There are two types of proprioceptive sensory receptors in the skeletal muscle: muscle spindles and Golgi tendon organs. Muscle spindles are located in the belly of the muscle and detect changes in the length of the muscle. They play an important role in the stretch reflex. Golgi tendon organs can be found in the tendons near at the beginning of the muscles and are an important part of the tendon reflex. (Figure 3.)



Figure 2. Cross section of a muscle

fascicle. The different muscle fiber types (I,

Figure 3. Sensory receptors in the muscle: the muscle spindle and


Muscle fibers behave similar to neurons: they have a semipermeable membrane and have an electric potential difference between the extracellular and intracellular regions of the cell. This is called the resting membrane potential and has a value of about (-60 – -80) mV depending on the muscle. If a stimulus comes (an action potential reaches the axon terminal of a motor neuron and acetylcholine is exocytosed at the neuromuscular junction), the cell depolarizes and the so called end-plate potential emerges. If the end-plate potential reaches a threshold value, than an action potential is generated which advances in both directions on the muscle cell membrane and gets into the transversal tubular system. Calcium ions will be released, and after complex biochemical mechanisms the muscle contraction occurs.



The motor unit is the smallest functional unit of the neuromuscular system that can be voluntarily activated.

Parts of the motor unit are (Figure 4.):

1. the motor neuron in the ventral horn of the spinal cord 2. the axon of the motor neuron in the peripheral nerve

3. the muscle fibers innervated by the axon terminals of the motor neuron Muscle fibers that belong to the same motor unit are placed in a mosaic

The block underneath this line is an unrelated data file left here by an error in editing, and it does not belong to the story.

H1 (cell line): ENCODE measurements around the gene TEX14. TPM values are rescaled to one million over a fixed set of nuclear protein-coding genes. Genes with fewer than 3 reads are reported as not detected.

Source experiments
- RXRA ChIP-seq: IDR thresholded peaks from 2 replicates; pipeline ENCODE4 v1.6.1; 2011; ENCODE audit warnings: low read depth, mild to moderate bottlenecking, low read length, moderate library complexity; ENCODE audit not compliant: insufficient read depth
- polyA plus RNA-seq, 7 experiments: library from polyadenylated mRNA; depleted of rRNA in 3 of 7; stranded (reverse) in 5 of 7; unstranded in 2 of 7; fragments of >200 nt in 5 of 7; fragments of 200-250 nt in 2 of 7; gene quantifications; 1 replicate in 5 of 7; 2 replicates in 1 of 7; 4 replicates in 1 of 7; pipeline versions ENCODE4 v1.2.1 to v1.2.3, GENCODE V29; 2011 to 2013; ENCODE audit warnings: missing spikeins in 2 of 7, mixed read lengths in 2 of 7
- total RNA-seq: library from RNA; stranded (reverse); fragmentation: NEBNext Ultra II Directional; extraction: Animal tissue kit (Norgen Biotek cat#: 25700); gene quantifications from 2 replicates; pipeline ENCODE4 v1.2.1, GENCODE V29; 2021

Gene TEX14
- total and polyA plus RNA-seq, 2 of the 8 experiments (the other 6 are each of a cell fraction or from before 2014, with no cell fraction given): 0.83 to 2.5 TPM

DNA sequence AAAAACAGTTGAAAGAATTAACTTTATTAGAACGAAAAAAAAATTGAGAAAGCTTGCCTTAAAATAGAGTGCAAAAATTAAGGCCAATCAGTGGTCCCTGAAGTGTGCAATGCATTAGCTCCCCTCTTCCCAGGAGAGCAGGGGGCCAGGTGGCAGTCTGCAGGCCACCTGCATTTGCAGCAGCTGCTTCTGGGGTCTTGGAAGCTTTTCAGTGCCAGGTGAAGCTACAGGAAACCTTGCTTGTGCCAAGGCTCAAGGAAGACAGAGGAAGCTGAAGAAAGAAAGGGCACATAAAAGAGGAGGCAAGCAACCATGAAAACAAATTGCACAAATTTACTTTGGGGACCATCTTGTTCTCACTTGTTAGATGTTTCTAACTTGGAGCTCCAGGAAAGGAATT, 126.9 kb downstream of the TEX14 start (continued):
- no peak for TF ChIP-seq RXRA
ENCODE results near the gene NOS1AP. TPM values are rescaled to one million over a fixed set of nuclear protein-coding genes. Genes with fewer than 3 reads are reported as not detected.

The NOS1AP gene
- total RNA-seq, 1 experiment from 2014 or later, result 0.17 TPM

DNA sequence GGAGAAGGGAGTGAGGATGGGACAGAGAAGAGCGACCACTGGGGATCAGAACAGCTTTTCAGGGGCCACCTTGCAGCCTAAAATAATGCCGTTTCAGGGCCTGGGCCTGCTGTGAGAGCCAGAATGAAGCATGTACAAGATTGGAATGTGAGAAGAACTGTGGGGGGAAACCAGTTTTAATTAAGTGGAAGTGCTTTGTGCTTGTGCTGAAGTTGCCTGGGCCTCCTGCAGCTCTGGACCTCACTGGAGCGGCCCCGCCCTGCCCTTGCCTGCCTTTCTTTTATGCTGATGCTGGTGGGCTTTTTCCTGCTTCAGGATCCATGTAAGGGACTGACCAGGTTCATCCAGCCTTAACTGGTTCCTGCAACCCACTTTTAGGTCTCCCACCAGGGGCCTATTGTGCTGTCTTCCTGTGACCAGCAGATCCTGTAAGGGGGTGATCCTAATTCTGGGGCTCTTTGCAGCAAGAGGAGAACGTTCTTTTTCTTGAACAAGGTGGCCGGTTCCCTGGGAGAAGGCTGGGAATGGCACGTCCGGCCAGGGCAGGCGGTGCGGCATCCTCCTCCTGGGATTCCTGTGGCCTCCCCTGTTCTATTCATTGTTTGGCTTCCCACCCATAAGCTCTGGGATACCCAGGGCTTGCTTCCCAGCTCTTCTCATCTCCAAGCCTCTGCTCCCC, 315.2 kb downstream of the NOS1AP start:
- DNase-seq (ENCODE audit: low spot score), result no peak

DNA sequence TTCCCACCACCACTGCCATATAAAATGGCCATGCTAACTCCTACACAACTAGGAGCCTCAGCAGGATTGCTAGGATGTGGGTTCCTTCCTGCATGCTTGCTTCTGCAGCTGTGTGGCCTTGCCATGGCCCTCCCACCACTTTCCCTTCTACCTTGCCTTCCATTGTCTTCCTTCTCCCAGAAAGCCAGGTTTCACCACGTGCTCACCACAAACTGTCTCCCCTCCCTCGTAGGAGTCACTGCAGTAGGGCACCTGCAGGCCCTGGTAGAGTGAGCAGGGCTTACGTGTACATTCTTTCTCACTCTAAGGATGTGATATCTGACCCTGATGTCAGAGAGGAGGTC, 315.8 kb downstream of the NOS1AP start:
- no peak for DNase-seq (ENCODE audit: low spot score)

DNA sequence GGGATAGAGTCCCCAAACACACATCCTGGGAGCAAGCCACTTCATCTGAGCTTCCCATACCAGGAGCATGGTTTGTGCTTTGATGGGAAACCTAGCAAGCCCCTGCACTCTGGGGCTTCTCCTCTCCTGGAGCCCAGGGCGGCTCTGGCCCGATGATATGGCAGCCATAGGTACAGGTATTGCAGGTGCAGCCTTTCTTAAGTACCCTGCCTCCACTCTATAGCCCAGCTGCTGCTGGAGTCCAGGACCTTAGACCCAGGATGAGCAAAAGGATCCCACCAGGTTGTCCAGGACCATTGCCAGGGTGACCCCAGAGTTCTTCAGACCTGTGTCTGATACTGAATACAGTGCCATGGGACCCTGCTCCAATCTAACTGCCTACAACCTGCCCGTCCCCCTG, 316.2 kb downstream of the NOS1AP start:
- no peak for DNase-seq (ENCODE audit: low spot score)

pattern, around them are fibers that are innervated by other motor units.

(Figure 5.) Electrophysiological, biochemical and histological properties of muscle fibers innervated by the same motor unit are very similar.


Figure 4. The Motor Unit


Figure 5. Muscle fibers innervated by three motor neurons. (The parts with the same color represent an individual motor unit) Muscle fibers that belong to the


The number of muscle fibers innervated by the axon of one MU is called the „innervation ratio”. There are differences between motor units in the number of innervated muscles fibers: muscles producing fine movements (like the muscles of the digits) have motor units that send axon terminals just to a few muscle fibers (10-500 fibers per MU). On the other hand the motor units of bigger muscles producing gross movements like the quadriceps femoris innervate a greater number of muscle fibers (600-2000 fibers per MU). The diameter of muscle fibers innervated by an ordinary motor unit is about 2-8 mm.

There are different type of motor units: they can be classified based on several factors like physiological, biochemical and immunohystochemical.

Somatic motor neurons which innervate the skeletal muscles can be alpha motor neurons with heavily myelinated, fast-conducting axons, that have a large diameter and innervates the muscle fibers or gamma motor neurons



The size of the motor units varies also within the same muscle. Smaller motor units have axons with smaller diameter, innervate less and smaller muscle fibers then bigger ones. These small motor units activate at first when some movement is carried out, the bigger motor units are activated during greater voluntary effort. This phenomenon is called the Henneman’s size principle.

The muscle fibers that belong to the same motor unit are contracting more or less at the same time. A slight asynchronicity can be observed due to the different length of the axon collaterals of the motor neuron (because the muscle fibers are not at equal distances), so the action potential reaches the muscle fibers (and the recording surface too) in different time delays (Figure 18.).